In the month in which employers with 250+ employees have been required to disclose their gender pay gap for the first time, the issue of gender equality in the workplace is being subjected to some scrutiny by the media, the government and employers themselves.
And rightly so – on the disclosed evidence the gender pay gap (GPG) is worse than perhaps had been anticipated, averaging out at about 26%. Although it does not follow that employers will see a flood of equal pay claims on the back of the GPG statistics (which may provide some comfort), the level of the disparity does seem to point to a significant gender inequality issue that is entrenched and systemic within the workplace.
To move towards genuine equality and eradicate the GPG will require some positive action both at employer and government level.
Gender pay gap vs equal pay
Men and women are legally entitled to equal pay for equal work and have been since 1975 when the Equal Pay Act 1970 came into force. Equal pay is concerned with a direct comparison between individuals, with the key question being whether the work performed by the woman (or, less typically, the man) is the same or equal to that performed by the man (or woman).
Separately, The Equality Act 2010 (Gender Pay Gap Information) Regulations 2016 require larger employers to report the average pay and bonus GPG on an annual basis. The GPG highlights gender disparity in a different way, looking at this on an organisational rather than an individual level. Whilst there are many ways to crunch the numbers, what has become clear following 4 April 2018 is that:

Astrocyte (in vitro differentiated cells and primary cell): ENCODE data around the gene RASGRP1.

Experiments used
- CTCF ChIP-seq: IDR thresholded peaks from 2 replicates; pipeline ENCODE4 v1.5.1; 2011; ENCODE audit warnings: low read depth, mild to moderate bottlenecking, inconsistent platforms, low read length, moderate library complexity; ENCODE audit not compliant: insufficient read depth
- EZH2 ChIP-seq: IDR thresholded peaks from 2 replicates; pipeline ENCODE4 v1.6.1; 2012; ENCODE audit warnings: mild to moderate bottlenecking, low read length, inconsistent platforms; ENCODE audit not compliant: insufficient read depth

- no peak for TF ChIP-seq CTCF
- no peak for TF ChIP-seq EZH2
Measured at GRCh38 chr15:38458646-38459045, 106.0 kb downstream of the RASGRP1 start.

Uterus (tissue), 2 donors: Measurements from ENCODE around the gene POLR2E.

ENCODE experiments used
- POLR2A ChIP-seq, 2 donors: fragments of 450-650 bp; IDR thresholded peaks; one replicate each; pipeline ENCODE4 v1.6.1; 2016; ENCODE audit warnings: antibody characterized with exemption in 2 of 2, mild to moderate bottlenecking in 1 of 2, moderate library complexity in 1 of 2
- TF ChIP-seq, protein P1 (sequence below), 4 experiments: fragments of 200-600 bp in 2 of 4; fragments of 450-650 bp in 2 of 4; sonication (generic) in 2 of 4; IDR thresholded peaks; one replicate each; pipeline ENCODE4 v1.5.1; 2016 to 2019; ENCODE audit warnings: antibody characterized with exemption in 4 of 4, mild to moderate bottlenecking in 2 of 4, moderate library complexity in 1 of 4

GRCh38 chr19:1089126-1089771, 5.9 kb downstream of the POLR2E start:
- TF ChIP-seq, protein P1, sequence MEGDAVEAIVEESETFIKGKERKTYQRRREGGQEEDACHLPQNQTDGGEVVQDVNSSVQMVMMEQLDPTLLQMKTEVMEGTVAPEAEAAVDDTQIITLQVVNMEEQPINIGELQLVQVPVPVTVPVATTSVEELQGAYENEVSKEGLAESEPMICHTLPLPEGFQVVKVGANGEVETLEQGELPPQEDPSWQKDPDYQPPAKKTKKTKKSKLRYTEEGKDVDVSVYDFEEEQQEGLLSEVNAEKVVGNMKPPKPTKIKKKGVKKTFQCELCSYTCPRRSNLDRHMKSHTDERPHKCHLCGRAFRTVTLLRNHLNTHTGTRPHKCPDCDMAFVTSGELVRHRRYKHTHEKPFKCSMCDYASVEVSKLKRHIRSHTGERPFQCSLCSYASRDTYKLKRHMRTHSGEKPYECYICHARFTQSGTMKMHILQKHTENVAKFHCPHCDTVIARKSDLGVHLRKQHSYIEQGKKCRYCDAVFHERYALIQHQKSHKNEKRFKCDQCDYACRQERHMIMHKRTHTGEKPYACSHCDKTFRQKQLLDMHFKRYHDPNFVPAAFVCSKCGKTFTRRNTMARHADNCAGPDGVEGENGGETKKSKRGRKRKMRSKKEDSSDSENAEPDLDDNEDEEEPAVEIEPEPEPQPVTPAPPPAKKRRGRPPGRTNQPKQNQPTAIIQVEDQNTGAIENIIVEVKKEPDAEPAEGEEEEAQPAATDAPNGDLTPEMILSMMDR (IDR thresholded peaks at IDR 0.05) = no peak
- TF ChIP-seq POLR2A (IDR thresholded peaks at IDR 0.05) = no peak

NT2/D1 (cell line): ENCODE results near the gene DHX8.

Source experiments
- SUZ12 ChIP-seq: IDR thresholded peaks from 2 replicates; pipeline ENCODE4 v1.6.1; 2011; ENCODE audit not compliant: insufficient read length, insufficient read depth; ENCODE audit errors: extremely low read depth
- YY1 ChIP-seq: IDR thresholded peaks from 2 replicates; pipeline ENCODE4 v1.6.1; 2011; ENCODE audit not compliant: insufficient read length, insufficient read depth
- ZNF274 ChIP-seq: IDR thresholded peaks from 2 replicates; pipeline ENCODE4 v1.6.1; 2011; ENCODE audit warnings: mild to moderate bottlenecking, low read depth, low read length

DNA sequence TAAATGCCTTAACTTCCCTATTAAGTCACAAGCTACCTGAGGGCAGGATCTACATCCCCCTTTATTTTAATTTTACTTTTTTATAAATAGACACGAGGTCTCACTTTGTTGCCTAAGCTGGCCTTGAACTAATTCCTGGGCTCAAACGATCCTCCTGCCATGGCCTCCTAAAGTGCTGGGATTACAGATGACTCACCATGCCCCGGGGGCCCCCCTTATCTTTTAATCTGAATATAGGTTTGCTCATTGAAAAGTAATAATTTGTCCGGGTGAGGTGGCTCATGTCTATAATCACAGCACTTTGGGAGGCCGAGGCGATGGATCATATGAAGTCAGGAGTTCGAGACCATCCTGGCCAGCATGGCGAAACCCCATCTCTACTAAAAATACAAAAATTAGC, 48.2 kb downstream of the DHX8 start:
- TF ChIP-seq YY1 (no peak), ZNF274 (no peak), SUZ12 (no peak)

First, not only is there no business or industry sector in which women are paid more than men on average; but, practically across the board, men are over-represented at senior/management level.
It is simply not credible that men are more capable or better at their jobs in every organisation where men are over-represented. The explanation that men get paid more on average than women because more men hold senior roles is no justification, it simply restates the issue in a different way.
Does the ‘naming and shaming’ threat actually provide any motivation for employers to address the issue?
The questions to be asked are why are there more men in senior roles and what is hindering women from progressing their careers? This is a far broader issue than just ensuring that those performing equal work receive equal pay.